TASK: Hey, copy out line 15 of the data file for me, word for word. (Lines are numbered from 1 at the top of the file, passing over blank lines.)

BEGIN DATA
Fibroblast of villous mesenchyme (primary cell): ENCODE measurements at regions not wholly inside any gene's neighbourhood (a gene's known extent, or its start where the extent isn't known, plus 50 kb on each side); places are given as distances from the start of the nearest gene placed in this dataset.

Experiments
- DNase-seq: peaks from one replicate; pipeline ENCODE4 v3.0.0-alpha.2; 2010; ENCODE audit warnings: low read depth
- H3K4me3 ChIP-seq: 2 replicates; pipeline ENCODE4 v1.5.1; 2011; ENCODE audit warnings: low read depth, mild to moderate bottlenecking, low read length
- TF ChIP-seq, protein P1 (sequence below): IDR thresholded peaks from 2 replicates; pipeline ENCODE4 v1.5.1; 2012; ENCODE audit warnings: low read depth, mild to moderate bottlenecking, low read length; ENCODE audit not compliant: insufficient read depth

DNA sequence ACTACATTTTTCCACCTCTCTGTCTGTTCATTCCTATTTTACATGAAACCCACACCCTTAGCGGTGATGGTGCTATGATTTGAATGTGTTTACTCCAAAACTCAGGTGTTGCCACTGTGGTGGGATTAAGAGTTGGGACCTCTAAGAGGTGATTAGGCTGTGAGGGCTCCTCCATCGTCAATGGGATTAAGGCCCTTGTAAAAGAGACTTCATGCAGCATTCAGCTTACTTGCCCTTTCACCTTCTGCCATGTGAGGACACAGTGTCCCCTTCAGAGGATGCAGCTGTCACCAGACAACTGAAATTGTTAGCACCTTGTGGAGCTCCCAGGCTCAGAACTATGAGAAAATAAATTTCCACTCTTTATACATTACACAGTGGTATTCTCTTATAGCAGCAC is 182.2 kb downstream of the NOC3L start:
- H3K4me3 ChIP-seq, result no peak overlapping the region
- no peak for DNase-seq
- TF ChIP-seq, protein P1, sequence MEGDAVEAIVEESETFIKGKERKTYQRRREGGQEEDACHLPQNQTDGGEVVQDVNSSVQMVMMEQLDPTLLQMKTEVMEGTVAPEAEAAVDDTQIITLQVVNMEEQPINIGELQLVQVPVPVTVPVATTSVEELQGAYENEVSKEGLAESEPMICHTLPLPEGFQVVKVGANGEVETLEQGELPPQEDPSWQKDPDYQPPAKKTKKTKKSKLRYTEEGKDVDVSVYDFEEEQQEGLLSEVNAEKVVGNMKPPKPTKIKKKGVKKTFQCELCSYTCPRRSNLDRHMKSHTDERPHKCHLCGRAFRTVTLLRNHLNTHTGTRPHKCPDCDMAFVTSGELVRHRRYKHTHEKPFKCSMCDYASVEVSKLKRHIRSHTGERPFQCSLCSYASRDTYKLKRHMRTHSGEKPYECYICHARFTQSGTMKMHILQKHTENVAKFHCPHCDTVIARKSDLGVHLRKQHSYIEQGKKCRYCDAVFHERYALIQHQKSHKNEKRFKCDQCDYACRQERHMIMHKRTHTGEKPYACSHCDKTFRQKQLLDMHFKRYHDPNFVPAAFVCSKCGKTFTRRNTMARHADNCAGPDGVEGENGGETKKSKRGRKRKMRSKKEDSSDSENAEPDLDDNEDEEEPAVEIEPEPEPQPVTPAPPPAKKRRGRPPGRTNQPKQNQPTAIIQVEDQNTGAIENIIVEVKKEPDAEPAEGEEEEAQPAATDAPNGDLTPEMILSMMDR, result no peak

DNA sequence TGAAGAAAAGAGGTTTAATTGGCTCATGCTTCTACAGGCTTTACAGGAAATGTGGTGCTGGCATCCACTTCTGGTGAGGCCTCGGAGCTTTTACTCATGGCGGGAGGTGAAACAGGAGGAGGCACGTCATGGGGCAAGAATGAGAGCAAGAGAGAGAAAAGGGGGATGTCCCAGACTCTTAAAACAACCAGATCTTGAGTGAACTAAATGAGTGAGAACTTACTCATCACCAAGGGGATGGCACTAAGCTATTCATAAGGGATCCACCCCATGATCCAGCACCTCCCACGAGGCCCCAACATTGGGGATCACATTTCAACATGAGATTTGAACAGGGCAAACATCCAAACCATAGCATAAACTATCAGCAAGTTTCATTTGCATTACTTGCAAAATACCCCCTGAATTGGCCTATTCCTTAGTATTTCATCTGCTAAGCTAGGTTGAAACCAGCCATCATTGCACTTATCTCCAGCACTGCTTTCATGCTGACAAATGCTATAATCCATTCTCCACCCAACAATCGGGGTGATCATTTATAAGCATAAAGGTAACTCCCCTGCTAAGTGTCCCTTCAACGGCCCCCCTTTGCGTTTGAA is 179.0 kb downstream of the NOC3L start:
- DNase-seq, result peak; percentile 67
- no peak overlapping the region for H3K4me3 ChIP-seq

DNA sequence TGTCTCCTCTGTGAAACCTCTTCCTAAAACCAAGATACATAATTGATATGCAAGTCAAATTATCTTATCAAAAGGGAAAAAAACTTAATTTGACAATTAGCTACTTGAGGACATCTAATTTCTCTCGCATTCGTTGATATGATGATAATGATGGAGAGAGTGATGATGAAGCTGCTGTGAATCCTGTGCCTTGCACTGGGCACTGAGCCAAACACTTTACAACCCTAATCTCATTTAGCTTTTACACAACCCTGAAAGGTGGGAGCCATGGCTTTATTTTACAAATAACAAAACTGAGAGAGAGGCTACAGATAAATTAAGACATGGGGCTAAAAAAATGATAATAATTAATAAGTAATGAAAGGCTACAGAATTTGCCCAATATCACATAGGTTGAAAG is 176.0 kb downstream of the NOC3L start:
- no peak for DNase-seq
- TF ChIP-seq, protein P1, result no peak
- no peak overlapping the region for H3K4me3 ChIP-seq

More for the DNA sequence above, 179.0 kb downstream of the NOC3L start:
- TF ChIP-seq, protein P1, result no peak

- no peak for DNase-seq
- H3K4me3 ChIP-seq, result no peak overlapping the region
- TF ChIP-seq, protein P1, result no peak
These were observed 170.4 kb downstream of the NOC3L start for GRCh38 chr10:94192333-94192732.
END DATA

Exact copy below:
- TF ChIP-seq, protein P1, result no peak